A problem encountered in this technical field and in particular with this type of connection results from the fact that the elements of the drill string, in particular the drill collars and the heavyweight drill pipes, have radial dimensions several times less than their longitudinal dimensions (typically, for a heavyweight drill pipe: 900 cm length, 25 cm diameter). Moreover, the diameter of the boreholes in which heavyweight drill pipes and drill collars are used is much larger than their own diameter. The diameter of a borehole is generally 17 inches (approximately 44.5 cm).
Consequently, being subjected to compression stresses, these strings of drilling elements are inherently stressed in such a way that they deform by buckling in the drilled hole. This buckling is locally reflected in bending forces, in particular at the connections between the elements constituting the string. In practice, these connections constitute geometrical discontinuities (in particular because of the reduction of cross section) compared to the remainder of the string; thus in the event of buckling of the string they are the site of stress concentrations, with the consequent high risk of failure at this level.
In particular, torsion forces combined with repetitive bending forces at the connections typically lead to problems of fatigue failures caused primarily by stress concentrations in the female element, in particular at the circle forming the limit between said two conical interior surfaces. It has been found that fatigue failures occur in practice on this circle, some portions whereof are loaded in compression, others in tension, depending on the random angular orientation of the buckling of the drill string.
The present invention aims to alleviate these drawbacks and consists in a connection assembly for drilling elements providing an optimum response to the API Specification 7 standard but able to resist high internal stresses resulting from torsion or compression forces or buckling of the drill string, and thereby to prevent failure of elements of the connection, in particular fatigue failures. It aims in particular to reduce the maximum value of the local stresses encountered at the connection.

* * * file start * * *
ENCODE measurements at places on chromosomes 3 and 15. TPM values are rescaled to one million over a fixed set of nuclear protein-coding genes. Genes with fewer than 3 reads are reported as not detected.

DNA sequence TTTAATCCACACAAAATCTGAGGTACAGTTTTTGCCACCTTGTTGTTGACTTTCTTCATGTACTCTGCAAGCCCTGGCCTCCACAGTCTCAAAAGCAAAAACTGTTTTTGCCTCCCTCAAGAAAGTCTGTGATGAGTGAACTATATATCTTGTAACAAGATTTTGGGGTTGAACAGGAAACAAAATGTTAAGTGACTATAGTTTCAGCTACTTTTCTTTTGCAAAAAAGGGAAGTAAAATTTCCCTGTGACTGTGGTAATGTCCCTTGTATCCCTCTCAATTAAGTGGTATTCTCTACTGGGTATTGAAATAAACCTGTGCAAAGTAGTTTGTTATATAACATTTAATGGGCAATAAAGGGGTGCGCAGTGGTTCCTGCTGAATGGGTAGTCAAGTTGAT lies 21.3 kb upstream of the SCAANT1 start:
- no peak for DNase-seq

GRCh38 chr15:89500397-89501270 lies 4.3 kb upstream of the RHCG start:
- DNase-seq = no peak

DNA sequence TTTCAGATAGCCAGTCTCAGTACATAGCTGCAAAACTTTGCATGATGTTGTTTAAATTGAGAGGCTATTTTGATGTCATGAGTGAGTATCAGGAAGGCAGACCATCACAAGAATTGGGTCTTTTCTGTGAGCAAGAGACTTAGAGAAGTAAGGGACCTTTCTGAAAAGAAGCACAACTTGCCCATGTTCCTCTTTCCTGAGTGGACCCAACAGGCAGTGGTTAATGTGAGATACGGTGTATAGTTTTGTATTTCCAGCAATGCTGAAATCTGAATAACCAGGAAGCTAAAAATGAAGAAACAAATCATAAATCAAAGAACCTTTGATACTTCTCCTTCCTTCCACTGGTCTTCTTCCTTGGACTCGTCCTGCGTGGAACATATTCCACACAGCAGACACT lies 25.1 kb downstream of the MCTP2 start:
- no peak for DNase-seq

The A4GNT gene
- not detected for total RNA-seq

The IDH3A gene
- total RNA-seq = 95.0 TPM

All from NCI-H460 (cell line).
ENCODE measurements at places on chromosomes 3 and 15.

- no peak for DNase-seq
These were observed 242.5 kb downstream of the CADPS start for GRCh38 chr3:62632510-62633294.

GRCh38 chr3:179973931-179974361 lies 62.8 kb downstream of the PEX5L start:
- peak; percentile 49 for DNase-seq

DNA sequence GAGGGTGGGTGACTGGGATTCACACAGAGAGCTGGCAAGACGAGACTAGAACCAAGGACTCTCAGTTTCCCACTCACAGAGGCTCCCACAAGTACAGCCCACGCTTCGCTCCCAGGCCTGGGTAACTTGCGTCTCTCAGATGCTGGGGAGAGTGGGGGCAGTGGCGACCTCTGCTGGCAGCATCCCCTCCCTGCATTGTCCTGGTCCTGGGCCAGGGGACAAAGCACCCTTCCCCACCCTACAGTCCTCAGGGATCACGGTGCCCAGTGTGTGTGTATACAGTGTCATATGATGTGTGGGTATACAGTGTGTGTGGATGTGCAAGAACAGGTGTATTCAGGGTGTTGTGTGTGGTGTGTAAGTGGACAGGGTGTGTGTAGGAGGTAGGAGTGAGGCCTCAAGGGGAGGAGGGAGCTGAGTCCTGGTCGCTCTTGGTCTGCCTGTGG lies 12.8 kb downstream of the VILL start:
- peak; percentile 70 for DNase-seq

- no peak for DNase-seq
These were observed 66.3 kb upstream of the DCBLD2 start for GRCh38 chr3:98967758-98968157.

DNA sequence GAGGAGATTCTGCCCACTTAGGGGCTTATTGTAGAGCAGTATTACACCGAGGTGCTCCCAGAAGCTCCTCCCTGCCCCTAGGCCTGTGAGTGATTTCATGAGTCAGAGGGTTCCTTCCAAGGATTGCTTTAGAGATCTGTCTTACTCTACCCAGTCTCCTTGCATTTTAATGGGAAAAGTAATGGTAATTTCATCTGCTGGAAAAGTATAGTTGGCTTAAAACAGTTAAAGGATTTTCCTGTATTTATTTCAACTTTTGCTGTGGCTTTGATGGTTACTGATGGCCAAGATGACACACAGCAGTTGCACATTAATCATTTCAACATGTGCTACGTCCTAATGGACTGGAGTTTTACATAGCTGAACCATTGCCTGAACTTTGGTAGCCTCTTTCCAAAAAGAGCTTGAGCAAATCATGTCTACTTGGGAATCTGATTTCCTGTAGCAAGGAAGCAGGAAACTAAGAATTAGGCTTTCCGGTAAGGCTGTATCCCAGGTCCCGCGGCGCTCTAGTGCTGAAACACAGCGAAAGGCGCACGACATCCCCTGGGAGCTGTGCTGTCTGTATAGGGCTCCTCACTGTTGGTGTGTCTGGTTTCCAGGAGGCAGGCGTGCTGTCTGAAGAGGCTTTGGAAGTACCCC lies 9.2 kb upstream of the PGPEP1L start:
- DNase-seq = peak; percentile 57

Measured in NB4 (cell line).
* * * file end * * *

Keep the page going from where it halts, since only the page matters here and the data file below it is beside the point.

To this end it proposes a connection assembly for drill collars or heavyweight drill pipes, comprising:
Thus the present invention reduces the stresses encountered at the connections, resulting in particular from buckling of the elements, and thereby increases the resistance to fatigue failure at the connections.
The female element preferably has the standard dimensions defined by the API Specification 7 standard and the male element is preferably the only element of the connection assembly to be modified, although remaining compatible with standard female elements according to that standard.
Thus the invention further proposes a male connecting element for heavyweight drill pipes or drill collars intended to cooperate with a female element and having a substantially circular shape about a longitudinal axis, including in its longitudinal direction:
characterized in that the male connecting element further includes, between said second portion and its free end, a third surface portion of smaller taper than the second conical surface portion.
The document FR-2 508 970 has already proposed using cylindrical guide bearing surfaces on each of the elements to be assembled, on either side of the threaded conical portions, said bearing surfaces having dimensions such that they are nested one within the other before the threads interengage, with the objective of ensuring correct alignment thereof prior to screwing, to prevent damaging the threads. However, the above document relates to a field very different to that of drilling for oil, since its field is that of production tubing, especially in an offshore environment.